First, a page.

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One Reason Countries Pay Their Debts: Renegotiation and International Trade

  • Rose, Andrew K

This Paper estimates the effect of sovereign debt renegotiation on international trade. Sovereign default may be associated with a subsequent decline in international trade either because creditors want to deter default by debtors, or because trade finance dries up after default. To estimate the effect, I use an empirical gravity model of bilateral trade and a large panel data set covering fifty years and over 200 trading partners. The model controls for a host of factors that influence bilateral trade flows, including the incidence of IMF programs. Using the dates of sovereign debt renegotiations conducted through the Paris Club as a proxy measure for sovereign default, I find that renegotiation is associated with an economically and statistically significant decline in bilateral trade between a debtor and its creditors. The decline in bilateral trade is approximately eight % a year and persists for around fifteen years.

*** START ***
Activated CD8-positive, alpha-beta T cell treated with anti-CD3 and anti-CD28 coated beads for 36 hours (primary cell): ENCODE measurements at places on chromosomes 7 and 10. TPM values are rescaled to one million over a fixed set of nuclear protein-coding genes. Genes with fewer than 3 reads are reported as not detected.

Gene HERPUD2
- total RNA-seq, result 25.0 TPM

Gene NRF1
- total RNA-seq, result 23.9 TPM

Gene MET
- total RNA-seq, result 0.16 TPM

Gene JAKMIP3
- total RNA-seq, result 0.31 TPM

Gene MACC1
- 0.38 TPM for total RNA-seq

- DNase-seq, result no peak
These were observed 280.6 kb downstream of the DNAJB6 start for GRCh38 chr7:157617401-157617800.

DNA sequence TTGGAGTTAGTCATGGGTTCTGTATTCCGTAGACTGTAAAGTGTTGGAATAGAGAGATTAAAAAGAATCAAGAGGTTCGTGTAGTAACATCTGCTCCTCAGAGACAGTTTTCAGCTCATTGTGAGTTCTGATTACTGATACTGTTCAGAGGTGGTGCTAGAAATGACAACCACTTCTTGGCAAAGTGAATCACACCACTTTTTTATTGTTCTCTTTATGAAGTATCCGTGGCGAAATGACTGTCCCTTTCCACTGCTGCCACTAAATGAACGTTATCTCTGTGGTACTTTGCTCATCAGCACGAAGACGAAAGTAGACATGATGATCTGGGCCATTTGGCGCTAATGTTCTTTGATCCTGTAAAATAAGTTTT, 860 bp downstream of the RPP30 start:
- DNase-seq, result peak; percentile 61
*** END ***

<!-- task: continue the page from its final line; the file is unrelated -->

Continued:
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Paper provided by C.E.P.R. Discussion Papers in its series CEPR Discussion Papers with number 3157.

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Date of creation: Jan 2002
Date of revision:
Handle: RePEc:cpr:ceprdp:3157
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  16. Gary Clyde Hufbauer, 1998. "Sanctions-Happy USA," Policy Briefs PB98-4, Peterson Institute for International Economics.
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